Tuesday, March 22, 2011

Mada is on spring break, so I appear as guest poster.

Notes from an Island

That evening, after the screaming next door, I walked through the faint sound of distant steel drums to that cafe, the one in the basement at 7th and Olive. The waitress saw me sit and brought a rum, neat, rocks on the side. I'd only been there twice before.  Over beneath the back stairs sat a rich Cuban woman and her step-daughter with the scarf. Just east of the steel post under that bicycle statue with the LED lights was a Spanish ascetic wearing a Kiss t-shirt that he was given by a 19 year old American student when she studied a semester in Haiti. Before him was a glass of water and an onion, his supper. He glanced up and then stared at the Cuban woman as if knowing everything about her. She looked at him and blushed hotly. Closing her eyes, beginning to weep, she kissed her stepdaughter and rushed into the breeze and steel drums and the street. I left my rum and walked to my room.

The screaming is at sunset. I knocked on that door once. A Hawaiian woman with a broad face calmly opened the door and looked at me. Knowing why I had come she took my hand and led me to the balcony. There sat an old man, bearded and bearing a long scar on his thigh. He held a book to his chest and watched the sun sink into the water, keening and screaming, clutching his book. I looked at the woman. She raised her eyebrows. The Eyebrows asked "Do you see? Do you see now why he screams? Do you see that it is the greatest kindness to leave him alone to scream at the sea who betrayed him so?" I nodded to her eyebrows and we said nothing to one another. I let myself out and went in search of the sound of the distant steel drums and, after that, I did not listen to his screaming at sunset.

When you walk down Seaside Boulevard, Amber is usually there in front of Sailor Boy's in a sequined gown. She's the star of the midnight drag show, but the rest of the time she is out front hustling customers. "Come on in" she says. "You know you want to try it. No one can see, it's night on the island. There is no sun at night. Come and look at us. It is why we live." She tugs at your  arm when she says this. No one ever admits to going in. But now, with your eyes glistening and your pulse raised, it is easy for the girl in shorts and a white polo at the club next door, also named Amber, to smile in that way that makes your right leg twist around left on its forward swing. You have to turn to keep from tripping and take another step to keep from falling. This takes you in through the front door. Amber is already smiling at the next person on the street and you walk up the creaking stairs to the bar on the roof of the third floor. There is music and the steel drums are much louder and there is a girl crying Lo Evoe! while tearing open her new lavender blouse.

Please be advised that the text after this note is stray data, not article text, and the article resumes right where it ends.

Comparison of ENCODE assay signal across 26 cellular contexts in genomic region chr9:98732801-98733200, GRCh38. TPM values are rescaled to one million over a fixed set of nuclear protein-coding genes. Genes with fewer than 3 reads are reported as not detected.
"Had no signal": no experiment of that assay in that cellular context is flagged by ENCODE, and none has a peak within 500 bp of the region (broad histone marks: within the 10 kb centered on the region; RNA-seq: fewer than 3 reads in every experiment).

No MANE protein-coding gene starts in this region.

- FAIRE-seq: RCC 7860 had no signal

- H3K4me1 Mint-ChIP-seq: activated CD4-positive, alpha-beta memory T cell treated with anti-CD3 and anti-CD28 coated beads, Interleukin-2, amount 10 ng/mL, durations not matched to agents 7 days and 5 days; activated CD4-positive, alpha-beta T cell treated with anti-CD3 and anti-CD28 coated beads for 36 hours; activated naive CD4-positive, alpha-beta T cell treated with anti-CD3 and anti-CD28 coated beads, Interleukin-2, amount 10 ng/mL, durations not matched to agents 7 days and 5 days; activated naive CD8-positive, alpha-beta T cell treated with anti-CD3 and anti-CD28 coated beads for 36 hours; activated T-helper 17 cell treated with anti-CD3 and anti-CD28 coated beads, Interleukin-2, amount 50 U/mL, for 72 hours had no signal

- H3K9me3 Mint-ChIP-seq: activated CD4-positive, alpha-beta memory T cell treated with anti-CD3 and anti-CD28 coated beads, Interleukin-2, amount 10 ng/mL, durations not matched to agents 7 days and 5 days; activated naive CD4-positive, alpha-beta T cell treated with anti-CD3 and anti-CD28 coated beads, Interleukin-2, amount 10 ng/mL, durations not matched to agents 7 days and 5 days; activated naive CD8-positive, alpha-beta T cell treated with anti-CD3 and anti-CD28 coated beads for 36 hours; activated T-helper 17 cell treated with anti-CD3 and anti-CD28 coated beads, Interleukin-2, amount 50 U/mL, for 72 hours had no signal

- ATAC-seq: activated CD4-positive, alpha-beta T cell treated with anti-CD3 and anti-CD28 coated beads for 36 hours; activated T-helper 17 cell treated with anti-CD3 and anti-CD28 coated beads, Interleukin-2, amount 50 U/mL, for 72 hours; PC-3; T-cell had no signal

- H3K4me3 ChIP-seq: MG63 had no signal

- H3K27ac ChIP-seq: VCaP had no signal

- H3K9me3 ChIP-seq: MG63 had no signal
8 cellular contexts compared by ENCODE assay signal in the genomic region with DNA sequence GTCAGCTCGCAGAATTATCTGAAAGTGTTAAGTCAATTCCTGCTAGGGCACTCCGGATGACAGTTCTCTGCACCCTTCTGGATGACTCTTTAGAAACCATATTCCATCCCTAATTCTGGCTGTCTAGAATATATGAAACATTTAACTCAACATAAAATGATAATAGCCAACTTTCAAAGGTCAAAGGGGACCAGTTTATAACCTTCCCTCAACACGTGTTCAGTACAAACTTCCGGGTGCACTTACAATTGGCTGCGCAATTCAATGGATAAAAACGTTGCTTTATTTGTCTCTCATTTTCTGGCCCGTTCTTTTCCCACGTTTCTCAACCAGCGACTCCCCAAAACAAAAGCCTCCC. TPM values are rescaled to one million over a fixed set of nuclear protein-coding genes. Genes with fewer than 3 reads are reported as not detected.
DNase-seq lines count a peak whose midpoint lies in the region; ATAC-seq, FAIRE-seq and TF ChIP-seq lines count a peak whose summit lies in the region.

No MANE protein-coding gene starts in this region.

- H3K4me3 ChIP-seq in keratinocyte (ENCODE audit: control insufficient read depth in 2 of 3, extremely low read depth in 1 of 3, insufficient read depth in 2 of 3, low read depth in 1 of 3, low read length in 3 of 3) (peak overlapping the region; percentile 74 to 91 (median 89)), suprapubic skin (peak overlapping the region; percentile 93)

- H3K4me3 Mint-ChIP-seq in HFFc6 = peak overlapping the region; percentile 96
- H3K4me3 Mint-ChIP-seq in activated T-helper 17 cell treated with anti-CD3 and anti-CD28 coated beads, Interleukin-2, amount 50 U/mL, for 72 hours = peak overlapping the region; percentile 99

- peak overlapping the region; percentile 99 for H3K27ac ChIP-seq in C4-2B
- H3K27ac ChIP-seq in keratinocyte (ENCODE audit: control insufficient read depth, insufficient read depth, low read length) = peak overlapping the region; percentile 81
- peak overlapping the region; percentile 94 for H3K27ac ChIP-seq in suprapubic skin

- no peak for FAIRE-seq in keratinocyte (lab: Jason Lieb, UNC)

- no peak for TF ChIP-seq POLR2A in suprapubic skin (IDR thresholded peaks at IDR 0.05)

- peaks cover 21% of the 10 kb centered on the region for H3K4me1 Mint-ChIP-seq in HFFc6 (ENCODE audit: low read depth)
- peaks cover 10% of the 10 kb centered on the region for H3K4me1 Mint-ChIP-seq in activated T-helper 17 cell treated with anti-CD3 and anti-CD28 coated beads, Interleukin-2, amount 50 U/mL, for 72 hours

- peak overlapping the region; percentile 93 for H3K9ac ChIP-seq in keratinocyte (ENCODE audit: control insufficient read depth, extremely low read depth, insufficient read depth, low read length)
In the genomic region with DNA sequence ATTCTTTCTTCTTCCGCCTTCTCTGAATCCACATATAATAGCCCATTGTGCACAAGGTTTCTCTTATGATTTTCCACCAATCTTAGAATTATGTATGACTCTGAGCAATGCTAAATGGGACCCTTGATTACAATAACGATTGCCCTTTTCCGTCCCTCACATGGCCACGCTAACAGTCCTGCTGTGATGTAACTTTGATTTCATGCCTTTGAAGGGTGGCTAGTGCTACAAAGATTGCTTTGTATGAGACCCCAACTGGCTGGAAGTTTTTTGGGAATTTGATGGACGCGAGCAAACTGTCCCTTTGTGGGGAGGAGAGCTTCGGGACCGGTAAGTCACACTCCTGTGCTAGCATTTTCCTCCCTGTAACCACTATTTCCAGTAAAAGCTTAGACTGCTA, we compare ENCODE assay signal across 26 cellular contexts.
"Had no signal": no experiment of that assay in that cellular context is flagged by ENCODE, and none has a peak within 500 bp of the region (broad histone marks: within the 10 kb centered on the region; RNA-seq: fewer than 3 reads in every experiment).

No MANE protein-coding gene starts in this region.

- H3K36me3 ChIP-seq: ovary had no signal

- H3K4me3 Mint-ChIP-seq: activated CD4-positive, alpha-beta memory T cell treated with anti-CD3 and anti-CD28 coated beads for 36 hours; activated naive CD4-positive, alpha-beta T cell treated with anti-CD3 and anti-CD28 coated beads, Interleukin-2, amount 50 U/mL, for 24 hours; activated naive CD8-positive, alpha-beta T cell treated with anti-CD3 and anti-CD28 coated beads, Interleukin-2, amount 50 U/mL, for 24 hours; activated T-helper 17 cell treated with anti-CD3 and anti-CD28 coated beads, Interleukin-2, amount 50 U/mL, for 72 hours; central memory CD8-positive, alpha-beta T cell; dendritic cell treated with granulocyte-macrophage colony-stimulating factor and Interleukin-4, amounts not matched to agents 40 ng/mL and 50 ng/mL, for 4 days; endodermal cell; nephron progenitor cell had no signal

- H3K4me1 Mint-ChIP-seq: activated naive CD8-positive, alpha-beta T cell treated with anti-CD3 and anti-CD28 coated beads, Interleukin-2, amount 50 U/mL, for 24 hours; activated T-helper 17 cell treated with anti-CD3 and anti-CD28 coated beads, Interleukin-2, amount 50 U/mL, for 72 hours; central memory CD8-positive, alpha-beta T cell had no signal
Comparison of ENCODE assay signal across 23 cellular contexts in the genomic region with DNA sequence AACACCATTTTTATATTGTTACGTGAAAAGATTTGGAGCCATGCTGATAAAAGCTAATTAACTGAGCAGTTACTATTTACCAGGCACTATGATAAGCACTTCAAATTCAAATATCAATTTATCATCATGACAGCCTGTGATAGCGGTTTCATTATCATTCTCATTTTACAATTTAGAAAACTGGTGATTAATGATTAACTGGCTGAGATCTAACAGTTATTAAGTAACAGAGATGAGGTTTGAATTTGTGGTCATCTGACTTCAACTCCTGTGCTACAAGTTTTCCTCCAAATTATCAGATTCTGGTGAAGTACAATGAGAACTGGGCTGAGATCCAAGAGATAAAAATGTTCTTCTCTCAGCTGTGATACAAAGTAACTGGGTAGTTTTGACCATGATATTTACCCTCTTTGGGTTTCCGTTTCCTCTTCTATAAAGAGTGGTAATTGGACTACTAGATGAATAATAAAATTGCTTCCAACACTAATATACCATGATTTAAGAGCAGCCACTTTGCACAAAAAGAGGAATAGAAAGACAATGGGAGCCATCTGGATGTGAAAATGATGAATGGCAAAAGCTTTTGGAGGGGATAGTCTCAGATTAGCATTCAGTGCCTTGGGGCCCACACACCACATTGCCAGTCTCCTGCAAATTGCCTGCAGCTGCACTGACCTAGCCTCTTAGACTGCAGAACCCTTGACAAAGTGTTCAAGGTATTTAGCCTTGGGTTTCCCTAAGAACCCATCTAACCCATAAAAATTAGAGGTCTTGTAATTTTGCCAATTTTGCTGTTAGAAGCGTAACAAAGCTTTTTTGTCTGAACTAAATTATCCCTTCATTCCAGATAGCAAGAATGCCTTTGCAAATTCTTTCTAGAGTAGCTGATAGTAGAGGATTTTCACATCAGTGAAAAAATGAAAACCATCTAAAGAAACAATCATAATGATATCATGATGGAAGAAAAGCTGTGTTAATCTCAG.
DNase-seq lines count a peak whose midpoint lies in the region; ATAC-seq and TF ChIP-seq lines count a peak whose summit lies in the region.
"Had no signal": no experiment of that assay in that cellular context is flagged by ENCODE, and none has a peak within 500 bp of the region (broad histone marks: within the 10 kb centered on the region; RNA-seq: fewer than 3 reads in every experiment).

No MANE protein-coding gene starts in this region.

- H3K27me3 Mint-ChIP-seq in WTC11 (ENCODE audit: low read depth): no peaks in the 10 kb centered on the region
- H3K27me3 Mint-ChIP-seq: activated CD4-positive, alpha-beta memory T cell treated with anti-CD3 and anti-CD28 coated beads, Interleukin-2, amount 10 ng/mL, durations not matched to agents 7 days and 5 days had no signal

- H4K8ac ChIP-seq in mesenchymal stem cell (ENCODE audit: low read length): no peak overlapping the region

On the crowded street where tourists go, there is a booth that says Tourist Information on a big sign across the top. The same young woman sits there every night, listening to the sound of steel drums and waiting for someone to come over and ask about tourists. "Where do tourists get those clothes?" you could ask her. Or "Why are all the male gay couples smiling while all the lesbian couples in their ergonomic shoes walking around holding hands scowling as if they're being forced to babysit their dotty aunt?" I've never asked her anything. She sits very straight and very still with her khaki clad buttocks hovering just a fraction of an inch above her plain wooden stool, watching the street. She must know a lot about tourists by now.

A boat is docked on the west side of the island that is the size of Jacksonville. I think that I will walk to it but then I see that the tiny structure at the very top is a three story slide into an Olympic sized pool. I can barely make it out. The ship must be a very long way away. So instead I go to a bar where a famous writer once spent a lot of time. I come here often, sitting in a different seat every time I do. I want to make sure that, someday, I will sit on the same seat that the famous writer once sat on. I look around for Jimmy Buffet, but he never comes here. I buy a rum, neat, rocks on the side, and close my eyes and listen very hard to the distant sound of steel drums.

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